It's come time to upgrade our housing for the 234 residents at CTPR. We are looking to purchase 3 custom-built barns by a local builder, a new run-in shed for our donkeys & goats, and modify our existing housing to better suit our population.
Why is this important?
With an aging population, and many pigs who have been afflicted with illnesses from their prior situations, protecting them from the elements has become more important than ever. Professionally built housing will help the pigs, alleviate time resources dedicated to fixing housing after winter storms, and avoid the routine maintenance expenses that "surprise" us each year.
What's our current housing situation?
All of our current housing has been built over the years by our volunteer team. It's served us well, but most of our pigs have doubled, tripled (or more!) in size since they first arrived. Our Volunteer Animal Care Team needs to routinely repair (and often rebuild) the housing after harsh and stormy winters. Land erosion and the curious nature of pigs have caused much damage over the years.
Our Caldwell pigs (the 133 pigs rescued from an animal cruelty case in August 2018 in Caldwell County) have been challenged in adjusting to sanctuary life. When they were rescued by animal control, many of the pigs were stuck in their housing and needed to have the housing dismantled to be freed. Consequently, many of the pigs (especially the older ones) won't use their houses because of the emotional trauma. We've recently tried opening the entire front of their houses, but over half still snuggle up outside.
What makes for ideal pig housing?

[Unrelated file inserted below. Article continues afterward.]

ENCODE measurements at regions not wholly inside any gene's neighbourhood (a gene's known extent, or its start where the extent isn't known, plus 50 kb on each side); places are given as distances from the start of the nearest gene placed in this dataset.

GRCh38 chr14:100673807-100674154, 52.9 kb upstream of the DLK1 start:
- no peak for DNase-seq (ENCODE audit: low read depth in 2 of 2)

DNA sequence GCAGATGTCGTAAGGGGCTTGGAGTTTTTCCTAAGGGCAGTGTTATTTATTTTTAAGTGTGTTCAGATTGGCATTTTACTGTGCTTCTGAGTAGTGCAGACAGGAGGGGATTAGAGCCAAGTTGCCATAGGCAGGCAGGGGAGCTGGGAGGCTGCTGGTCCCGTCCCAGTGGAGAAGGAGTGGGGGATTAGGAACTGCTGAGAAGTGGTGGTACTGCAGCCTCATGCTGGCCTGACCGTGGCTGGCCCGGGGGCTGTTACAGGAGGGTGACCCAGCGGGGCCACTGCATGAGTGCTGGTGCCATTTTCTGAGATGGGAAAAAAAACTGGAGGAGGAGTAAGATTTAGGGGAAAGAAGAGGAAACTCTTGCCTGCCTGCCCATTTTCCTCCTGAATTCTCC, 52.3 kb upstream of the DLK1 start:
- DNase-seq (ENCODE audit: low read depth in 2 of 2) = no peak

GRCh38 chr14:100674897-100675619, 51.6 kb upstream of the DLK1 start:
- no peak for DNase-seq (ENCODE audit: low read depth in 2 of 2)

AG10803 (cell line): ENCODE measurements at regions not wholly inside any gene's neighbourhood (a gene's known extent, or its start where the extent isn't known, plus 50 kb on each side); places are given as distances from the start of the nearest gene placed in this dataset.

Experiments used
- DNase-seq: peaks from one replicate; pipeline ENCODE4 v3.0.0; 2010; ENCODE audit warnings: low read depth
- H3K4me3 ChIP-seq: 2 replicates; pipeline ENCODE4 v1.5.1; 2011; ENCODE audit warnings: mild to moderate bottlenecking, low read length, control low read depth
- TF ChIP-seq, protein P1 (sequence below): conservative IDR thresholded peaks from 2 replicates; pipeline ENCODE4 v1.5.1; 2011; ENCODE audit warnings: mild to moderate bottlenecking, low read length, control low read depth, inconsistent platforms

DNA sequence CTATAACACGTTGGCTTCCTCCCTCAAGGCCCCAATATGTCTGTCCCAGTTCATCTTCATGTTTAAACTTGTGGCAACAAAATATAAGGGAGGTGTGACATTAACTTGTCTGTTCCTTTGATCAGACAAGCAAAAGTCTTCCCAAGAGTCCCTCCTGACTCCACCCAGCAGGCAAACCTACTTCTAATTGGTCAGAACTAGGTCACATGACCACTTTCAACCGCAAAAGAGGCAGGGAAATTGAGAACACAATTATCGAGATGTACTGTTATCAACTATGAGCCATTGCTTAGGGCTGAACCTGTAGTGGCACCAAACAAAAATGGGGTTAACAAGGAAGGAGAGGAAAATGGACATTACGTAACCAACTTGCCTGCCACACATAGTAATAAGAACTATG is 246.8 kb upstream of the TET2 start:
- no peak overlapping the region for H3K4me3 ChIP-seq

We've found that ideal pig barns are short (under 6' tall), have large doors (often covered with flaps that they can walk through), and are cozy enough that pigs can keep warm the way they best know how: by snuggling. As herd animals, cuddling up is an important part of their social dynamic. Lots of straw makes for ideal bedding.
For our Caldwell pigs, we are in need of large houses with giant doors and an open floor plan so the pigs know they're not in danger.
New barns for Megapen, Big Kids, and the Backyard:
Sturdi-Bilt, a local barn builder, is thrilled to take on this project. The barns will be built and finished off site.
The total cost for 3 barns to be built and delivered is $17,850.
Two (2) 12'x36' barns for the Big Kids and Megapen Pigs (which includes most of our general population). These barns will have two 6' openings (which could optionally be covered with carpet flaps), will be 6' tall in the front, and slope to 4' tall in the back. They'll have a 2' overhang in the front to keep rain out and a galvalume metal roof. Each barn costs $7800.
One (1) 8'x8' barn for the Backyard pigs (to later be modified to include a heater for pigs like Lance who cannot regulate his own body temperature). It will have two 3' pig doors (with awnings), one "human" size door in the middle, and will be 8' tall with a galvalume metal roof. This barn costs $1675.
After delivery, our volunteer team will insulate and plywood the interiors of the barns.
A new run-in shed for the donkeys & goats:
A new run-in shed for the donkeys & goats would involve on-site assembly, and will cost $1650.
Modifications to existing housing:
Repurpose the existing 3 Big Kid houses for the Caldwell pigs, more than doubling their housing space. Moving and modifying (insulating, reinforcing) these houses will cost approximately $1000.
Modify two of the existing red houses, including adding a floor, reinforcing and insulating. One red house will be repurposed for Bailey's pen, and one will remain a Megapen house in case not all of the pigs want to integrate in their new large barn. Estimated cost is $1000 total.
The total cost for all of the housing improvements is $21,450.